KWAME HOLMAN: However, Stupak's wasn't the winning position. Supporters of the three-day waiting period fell just a few votes short. And Stupak was left to explain himself back home.
DOROTHY PHILLIPS: I really hate to see talk about, you know, more gun control, and licensing and everything. To penalize the honest person that enjoys guns for sport and recreation -- I just don't think that's right.
KWAME HOLMAN: Dorothy Phillips owns the River Pines RV Park in Ontonagon. She's lived here for 35 years and is a hunter herself.
DOROTHY PHILLIPS: I haven't gone deer hunting for about 15 years. But I do love to hunt rough grouse and geese. There's nothing like the call of the wild geese - and try to sneak up on one of them.
KWAME HOLMAN: Phillips says she doesn't think Congressman Stupak was trying to take guns away from hunters. But she found the debate on the floor of the House so confusing it was hard to tell.
DOROTHY PHILLIPS: And this is one of the problems with many of our politicians --when they come up with these bills, they make them so complicated that if you don't hear every debate or read the papers every day, it's really hard to understand what it is they're trying to get across or keep from getting across.
KWAME HOLMAN: So Dorothy Phillips and 25 or so of her neighbors went to the town hall meeting in Ontonagon to hear from Stupak himself. The Congressman spoke deliberately and tried to explain the issue simply.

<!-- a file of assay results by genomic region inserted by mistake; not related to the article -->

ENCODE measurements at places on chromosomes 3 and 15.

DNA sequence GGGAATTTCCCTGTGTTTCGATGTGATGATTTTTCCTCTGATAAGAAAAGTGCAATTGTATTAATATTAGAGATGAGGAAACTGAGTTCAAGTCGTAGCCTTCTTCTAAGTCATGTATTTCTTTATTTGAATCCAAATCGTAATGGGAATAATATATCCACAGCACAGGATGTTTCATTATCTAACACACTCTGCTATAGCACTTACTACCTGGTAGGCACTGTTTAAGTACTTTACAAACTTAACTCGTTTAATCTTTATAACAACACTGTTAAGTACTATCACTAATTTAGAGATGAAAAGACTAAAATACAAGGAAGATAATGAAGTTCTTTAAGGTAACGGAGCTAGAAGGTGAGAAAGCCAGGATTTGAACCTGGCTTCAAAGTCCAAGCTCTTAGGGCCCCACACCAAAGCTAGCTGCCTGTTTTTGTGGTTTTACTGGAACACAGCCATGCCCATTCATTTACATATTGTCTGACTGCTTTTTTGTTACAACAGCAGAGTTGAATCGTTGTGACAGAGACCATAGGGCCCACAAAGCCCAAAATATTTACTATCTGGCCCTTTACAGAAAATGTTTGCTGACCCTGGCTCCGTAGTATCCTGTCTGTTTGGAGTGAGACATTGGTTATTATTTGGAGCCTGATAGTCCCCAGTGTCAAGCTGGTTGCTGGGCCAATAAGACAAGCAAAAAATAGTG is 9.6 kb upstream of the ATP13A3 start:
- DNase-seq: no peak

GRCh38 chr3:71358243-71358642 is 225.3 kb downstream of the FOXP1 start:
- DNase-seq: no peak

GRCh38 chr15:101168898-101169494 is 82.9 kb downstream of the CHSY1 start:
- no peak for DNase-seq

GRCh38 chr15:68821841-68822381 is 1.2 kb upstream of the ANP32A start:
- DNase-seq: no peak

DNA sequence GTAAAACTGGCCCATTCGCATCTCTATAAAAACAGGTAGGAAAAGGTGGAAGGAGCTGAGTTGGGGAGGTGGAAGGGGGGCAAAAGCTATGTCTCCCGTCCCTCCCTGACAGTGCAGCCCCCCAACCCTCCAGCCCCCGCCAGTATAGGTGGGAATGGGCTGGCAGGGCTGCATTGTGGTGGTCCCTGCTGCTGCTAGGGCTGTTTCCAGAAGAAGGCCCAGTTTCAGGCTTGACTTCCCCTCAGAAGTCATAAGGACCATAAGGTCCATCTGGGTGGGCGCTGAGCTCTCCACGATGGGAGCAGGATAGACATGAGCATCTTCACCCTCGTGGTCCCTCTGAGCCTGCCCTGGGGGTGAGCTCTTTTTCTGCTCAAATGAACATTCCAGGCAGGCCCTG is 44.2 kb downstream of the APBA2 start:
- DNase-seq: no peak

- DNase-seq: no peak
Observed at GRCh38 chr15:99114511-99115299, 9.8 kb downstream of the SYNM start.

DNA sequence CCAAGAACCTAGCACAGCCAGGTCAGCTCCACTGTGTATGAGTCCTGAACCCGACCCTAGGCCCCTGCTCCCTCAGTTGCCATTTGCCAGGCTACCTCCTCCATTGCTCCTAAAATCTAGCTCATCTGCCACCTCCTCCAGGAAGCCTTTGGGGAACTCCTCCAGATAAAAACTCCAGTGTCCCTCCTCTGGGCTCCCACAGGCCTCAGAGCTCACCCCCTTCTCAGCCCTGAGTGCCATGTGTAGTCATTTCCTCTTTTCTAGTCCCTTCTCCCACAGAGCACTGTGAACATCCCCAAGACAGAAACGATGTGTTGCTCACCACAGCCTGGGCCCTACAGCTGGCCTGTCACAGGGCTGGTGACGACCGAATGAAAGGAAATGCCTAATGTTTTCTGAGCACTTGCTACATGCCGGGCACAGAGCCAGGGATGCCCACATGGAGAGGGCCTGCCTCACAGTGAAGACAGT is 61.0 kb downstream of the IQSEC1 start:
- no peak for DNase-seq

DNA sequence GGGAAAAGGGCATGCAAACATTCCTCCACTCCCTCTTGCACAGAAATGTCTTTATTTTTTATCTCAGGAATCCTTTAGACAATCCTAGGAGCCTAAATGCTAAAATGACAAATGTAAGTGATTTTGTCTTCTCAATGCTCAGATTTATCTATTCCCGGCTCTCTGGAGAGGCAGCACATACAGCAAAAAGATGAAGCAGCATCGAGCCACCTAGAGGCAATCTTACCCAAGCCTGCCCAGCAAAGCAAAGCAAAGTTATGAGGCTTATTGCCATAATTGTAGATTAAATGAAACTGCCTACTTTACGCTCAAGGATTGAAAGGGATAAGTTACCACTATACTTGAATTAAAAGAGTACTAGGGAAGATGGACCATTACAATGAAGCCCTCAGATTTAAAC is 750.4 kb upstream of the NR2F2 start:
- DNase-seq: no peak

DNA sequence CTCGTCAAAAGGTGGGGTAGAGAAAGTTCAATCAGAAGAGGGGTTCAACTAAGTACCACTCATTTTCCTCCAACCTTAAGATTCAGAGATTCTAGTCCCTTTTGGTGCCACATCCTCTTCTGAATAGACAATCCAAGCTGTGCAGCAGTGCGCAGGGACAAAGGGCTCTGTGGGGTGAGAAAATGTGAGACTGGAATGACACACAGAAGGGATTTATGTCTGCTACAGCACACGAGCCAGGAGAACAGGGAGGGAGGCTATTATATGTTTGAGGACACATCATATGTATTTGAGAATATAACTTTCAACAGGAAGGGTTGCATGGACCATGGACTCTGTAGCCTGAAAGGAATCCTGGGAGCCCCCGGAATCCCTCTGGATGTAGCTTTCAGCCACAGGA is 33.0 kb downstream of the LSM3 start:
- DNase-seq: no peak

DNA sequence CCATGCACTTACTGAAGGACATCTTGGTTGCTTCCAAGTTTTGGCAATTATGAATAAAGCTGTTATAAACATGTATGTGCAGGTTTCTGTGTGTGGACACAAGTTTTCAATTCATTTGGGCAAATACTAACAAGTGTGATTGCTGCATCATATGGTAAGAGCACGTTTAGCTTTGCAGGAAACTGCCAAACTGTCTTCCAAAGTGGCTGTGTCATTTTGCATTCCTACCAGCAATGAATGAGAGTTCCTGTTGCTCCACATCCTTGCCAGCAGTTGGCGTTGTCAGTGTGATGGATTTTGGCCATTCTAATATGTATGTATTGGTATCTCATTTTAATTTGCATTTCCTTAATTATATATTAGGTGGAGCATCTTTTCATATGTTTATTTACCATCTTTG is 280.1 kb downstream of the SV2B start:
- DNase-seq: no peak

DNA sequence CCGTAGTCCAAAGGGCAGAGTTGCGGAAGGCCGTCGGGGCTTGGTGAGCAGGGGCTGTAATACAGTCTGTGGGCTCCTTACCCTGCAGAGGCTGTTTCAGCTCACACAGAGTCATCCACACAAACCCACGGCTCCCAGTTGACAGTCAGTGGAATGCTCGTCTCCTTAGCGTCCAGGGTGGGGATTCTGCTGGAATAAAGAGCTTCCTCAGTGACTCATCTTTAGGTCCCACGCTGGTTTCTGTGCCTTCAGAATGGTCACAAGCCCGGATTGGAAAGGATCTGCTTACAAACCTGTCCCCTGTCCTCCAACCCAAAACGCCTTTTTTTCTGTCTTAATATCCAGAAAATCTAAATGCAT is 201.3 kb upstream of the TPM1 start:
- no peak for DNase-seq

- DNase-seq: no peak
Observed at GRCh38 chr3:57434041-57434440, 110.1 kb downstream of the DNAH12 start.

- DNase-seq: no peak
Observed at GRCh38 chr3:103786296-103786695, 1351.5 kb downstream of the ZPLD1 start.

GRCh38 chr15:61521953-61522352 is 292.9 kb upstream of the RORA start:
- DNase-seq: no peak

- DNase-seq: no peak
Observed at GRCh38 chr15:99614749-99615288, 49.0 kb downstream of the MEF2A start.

REP. BART STUPAK: Right now, the instant check system you have up to seventy-two hours or three business days to allow a background check. And the argument was: Shouldthat seventy-two hours or three days be extended to gun shows, which it was not extended to gun shows, and I thought it should be. The competing interest said no -- gun shows if you do an instant background check and there's a question, you have only 24 hours - 24 hours to do your background check. The problem with the 24 hours is most guns shows are on weekends, and if it's a Saturday and if there's a question that comes up about an individual's background, you have to wait till the courthouse opens up, which is usually Monday. That's why it was always 72 hours to begin with. So if you go 24 hours, you'd never get it within that period of time.
KWAME HOLMAN: For some in the room, however, it still came down to an issue of gun control.